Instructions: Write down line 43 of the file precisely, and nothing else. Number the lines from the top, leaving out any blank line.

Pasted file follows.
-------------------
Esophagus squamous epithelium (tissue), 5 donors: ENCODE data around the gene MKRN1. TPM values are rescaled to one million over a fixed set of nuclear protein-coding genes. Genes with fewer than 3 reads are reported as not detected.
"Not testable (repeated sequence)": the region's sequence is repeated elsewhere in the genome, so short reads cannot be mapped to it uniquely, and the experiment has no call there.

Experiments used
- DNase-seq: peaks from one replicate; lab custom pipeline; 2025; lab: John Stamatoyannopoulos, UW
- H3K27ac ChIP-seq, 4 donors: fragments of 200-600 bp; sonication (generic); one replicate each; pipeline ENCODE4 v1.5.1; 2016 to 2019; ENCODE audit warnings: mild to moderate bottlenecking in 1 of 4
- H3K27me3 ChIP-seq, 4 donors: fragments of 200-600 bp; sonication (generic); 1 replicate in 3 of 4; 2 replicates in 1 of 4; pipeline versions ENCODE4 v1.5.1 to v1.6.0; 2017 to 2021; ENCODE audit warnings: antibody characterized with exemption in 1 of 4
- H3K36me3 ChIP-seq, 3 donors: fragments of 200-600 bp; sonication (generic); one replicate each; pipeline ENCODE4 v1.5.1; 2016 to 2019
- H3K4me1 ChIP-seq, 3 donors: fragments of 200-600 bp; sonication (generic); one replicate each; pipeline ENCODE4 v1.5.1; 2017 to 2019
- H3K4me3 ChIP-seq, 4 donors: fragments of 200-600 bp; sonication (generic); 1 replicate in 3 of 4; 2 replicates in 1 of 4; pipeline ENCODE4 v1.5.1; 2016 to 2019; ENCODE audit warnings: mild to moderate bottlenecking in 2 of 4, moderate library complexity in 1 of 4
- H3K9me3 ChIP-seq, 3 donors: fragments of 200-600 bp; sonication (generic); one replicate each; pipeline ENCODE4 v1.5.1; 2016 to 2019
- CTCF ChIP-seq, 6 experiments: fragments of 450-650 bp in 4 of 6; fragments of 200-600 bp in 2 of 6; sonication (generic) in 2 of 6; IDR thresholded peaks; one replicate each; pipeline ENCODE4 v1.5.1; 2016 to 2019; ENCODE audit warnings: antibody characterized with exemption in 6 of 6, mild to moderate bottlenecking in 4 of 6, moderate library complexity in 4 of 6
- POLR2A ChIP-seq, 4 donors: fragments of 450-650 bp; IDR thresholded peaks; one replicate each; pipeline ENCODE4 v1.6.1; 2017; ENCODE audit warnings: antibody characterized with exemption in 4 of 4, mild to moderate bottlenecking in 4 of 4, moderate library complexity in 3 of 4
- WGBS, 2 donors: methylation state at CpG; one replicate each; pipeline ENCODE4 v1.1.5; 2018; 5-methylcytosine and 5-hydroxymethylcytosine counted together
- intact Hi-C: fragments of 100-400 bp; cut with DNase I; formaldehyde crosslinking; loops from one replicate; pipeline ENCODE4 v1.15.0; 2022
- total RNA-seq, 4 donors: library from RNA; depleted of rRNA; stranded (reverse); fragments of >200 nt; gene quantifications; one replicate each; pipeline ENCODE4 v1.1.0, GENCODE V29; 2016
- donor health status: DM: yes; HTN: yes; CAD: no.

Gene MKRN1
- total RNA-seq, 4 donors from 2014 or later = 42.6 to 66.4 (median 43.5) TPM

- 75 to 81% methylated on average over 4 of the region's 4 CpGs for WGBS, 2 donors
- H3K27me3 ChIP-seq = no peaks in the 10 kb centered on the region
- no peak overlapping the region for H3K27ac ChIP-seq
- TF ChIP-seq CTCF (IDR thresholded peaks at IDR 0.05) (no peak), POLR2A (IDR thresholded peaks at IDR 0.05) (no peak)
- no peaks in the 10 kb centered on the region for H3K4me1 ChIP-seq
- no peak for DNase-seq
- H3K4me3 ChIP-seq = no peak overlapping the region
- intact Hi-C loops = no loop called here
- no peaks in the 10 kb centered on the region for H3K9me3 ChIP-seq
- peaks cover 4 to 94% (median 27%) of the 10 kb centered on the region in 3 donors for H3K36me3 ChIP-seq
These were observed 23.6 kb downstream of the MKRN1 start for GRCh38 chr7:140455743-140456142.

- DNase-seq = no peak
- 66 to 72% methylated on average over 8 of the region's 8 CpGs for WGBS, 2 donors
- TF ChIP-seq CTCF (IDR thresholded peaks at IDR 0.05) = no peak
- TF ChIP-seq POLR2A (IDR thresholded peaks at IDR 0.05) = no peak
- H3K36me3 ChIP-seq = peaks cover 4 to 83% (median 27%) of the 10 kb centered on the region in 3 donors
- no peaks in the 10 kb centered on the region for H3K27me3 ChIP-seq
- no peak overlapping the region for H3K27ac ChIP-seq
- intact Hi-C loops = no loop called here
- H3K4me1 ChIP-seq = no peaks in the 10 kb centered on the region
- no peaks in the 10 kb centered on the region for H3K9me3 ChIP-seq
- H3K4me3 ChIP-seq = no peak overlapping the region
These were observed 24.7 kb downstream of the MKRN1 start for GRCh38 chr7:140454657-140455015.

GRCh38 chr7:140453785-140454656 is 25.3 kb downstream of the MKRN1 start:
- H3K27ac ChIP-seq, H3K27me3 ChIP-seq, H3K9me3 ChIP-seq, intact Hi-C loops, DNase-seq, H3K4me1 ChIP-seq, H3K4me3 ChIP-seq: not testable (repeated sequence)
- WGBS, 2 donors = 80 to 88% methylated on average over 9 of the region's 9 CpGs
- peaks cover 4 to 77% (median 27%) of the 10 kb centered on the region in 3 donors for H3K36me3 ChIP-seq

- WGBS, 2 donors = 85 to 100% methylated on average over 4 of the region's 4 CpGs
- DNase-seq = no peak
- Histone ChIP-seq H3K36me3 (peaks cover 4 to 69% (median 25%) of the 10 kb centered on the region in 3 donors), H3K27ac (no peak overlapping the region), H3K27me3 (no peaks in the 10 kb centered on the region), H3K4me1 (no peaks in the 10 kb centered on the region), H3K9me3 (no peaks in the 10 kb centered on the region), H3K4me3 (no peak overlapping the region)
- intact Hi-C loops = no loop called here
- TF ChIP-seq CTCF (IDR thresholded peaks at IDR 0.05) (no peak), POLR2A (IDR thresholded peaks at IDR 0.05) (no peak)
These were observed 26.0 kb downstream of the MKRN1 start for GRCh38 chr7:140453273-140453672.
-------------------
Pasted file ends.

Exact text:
- H3K27ac ChIP-seq, H3K27me3 ChIP-seq, H3K9me3 ChIP-seq, intact Hi-C loops, DNase-seq, H3K4me1 ChIP-seq, H3K4me3 ChIP-seq: not testable (repeated sequence)